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6 Underground Review

For pure gonzo outrageousness and steroidal silliness, this action spectacular made for Netflix by Michael Bay has a certain amusement factor and thumpingly unsubtle. And, incidentally, anyone who has seen Bay’s Florida crime caper Pain & Gain (2013) will know that he is not as dumb as he’s made out to be by all of us in the critical-gatekeepers-of-good-taste community. Having said that, the great man has done his best recently to live down to his reputation with a couple of insufferable Transformers films and 13 Hours, a celebration of gym-built, bearded US special forces guys blasting the hell out of foreign people in the Middle East. But 6 Underground – although every bit as infatuated with weaponry and violence as ever – does at least have a teeny bit of a sense of humour.

Basically, this is Bay trying to master the Mission: Impossible franchise style, perhaps specifically the Ghost Protocol film. It is about a team of freelance mercenaries who have been declared dead and now ply their trade underground, in the shadows, as ghosts. They are led by a guy calling himself Number One (Ryan Reynolds) assisted by a super-sexy badass known simply as Number Two (Mélanie Laurent), and it is as well the obvious jokes never occur to anyone.

Number One would appear to be extremely wealthy because he is evidently bankrolling the whole thing, although this is never spelt out. He has a wisecracking team working for him, including bulky tough guy Number Three (Manuel Garcia-Rulfo), free-running parkour daredevil Number Four (Ben Hardy), sleek operator Number Five (Adria Arjona), death-defying driver Number Six (Dave Franco) and ex-military hero Number Seven (Corey Hawkins). One of this crew gets offed, bringing the total number down to the titular six.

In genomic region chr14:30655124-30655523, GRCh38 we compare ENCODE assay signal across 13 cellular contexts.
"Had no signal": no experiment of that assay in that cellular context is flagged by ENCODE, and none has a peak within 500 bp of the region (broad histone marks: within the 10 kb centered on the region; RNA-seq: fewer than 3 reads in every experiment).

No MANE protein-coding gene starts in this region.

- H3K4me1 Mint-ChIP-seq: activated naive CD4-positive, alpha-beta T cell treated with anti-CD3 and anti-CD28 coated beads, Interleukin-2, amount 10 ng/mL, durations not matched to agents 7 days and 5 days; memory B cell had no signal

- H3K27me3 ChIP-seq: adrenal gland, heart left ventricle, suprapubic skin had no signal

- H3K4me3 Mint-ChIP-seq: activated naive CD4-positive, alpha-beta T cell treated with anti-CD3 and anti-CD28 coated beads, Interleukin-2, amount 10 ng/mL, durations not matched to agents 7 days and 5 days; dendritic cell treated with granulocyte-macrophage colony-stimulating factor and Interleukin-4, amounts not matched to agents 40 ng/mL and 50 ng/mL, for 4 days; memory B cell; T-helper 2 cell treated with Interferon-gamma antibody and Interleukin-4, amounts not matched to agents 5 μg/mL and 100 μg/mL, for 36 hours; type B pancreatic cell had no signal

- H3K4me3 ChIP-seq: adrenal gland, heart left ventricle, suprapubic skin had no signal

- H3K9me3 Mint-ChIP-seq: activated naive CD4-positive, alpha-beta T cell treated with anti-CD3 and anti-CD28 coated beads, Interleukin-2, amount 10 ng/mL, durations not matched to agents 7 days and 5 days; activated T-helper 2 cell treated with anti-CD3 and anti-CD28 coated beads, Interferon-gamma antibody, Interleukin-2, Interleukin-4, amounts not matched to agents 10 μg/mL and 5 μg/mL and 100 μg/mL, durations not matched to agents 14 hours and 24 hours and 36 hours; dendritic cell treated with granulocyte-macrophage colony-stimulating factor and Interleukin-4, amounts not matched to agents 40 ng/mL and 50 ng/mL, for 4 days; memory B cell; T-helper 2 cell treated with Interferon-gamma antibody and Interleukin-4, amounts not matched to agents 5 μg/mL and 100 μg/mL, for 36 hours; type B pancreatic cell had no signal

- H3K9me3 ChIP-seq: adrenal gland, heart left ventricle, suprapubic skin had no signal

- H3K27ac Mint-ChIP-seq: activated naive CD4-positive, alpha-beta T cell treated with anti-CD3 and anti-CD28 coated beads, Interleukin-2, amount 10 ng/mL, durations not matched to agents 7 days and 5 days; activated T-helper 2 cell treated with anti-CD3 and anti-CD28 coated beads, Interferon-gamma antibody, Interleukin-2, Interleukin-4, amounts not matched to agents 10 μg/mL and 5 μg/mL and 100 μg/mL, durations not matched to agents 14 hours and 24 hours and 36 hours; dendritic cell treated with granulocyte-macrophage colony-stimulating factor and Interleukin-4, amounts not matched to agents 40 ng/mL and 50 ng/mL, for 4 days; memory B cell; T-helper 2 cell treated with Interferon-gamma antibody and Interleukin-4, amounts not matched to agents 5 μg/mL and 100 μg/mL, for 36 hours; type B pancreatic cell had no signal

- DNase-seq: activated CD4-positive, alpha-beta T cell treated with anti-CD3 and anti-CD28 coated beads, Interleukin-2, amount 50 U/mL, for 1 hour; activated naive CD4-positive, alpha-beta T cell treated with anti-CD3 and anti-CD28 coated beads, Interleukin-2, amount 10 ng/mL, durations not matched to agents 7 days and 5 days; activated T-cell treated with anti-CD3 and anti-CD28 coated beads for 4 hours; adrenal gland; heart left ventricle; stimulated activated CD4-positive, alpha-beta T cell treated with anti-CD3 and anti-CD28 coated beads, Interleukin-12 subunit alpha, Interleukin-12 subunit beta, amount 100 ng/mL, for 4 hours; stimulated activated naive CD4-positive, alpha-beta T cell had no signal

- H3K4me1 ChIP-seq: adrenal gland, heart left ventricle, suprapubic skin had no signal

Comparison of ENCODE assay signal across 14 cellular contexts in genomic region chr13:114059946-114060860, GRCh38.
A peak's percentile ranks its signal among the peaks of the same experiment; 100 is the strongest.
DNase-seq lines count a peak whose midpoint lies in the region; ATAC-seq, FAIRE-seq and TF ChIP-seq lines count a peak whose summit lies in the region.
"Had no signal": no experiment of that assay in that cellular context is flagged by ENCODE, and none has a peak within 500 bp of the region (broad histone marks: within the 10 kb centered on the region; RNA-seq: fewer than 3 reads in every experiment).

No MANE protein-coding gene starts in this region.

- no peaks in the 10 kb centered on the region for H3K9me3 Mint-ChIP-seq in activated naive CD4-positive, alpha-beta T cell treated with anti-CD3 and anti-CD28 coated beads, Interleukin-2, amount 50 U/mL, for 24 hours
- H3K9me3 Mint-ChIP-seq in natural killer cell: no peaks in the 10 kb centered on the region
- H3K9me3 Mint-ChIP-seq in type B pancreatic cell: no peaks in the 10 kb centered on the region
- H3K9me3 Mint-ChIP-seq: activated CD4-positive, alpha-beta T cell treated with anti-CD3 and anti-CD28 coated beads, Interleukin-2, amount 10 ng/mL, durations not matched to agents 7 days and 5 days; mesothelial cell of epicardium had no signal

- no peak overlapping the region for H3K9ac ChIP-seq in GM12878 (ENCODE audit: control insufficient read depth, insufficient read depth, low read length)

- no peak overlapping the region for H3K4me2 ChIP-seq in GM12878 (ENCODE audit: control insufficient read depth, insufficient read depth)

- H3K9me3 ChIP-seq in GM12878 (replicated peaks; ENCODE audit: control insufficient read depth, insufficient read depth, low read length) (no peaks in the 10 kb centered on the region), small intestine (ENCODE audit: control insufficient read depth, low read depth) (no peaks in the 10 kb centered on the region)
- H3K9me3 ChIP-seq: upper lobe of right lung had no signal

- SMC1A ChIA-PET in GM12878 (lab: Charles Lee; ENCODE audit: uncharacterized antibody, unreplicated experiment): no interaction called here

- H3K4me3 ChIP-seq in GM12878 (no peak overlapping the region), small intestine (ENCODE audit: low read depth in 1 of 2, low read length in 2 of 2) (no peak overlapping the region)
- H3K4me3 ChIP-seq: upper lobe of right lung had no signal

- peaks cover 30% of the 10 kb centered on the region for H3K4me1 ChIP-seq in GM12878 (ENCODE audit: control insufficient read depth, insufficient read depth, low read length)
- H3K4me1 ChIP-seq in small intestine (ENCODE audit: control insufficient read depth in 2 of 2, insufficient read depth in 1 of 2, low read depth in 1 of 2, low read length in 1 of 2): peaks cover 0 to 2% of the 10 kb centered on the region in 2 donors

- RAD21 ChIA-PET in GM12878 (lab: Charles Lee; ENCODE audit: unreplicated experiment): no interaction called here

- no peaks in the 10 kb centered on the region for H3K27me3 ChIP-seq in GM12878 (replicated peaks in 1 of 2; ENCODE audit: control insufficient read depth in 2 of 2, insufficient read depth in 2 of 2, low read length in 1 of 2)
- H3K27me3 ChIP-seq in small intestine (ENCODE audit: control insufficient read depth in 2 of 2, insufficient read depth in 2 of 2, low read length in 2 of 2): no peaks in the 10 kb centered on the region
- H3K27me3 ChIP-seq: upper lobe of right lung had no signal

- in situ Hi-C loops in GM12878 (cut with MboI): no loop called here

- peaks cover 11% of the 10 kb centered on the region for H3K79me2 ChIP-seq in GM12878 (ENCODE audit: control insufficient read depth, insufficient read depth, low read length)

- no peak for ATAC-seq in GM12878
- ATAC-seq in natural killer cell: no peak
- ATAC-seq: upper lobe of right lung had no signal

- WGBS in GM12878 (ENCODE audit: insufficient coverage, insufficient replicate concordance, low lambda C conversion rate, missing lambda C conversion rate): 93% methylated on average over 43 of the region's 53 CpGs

Bay kicks us off with a riotously over-the-top car chase scene in Florence that appears to pay homage to The Italian Job, featuring cars that appear to go through the Uffizi itself, and Number Four gives us some tasty parkour stunts atop the sacred Duomo. Are these being achieved digitally? They look very real.

This Italian romp is the first fusillade of nonsensical excitement in the six’s righteous mission – to topple super-bad-guy and chemical weapons enthusiast Alimov (Lior Raz), the hated tyrant of Turgistan, a Pakistan province that this film upgrades to the status of sovereign state. (Turgistan is invoked with the same deadly seriousness as the fictional and unstable Kreplachistan in the second Austin Powers movie.) They also plan to release his apparently nicer Bola Deposit Pulsa, Murat (Payman Maadi), from house arrest in Hong Kong with a view to installing him as the acceptable presidential alternative. (So much for democracy.)

And so it carries on, with an avalanche of luxury locations, deafening explosions, droll tagline gags and side-eye drolleries, and culminating in a bizarrely surreal scene aboard a huge yacht, in which Number One brings out his secret weapon – a hyper-strength magnet. It’s an entertainingly goofy and excessive folly from Bay.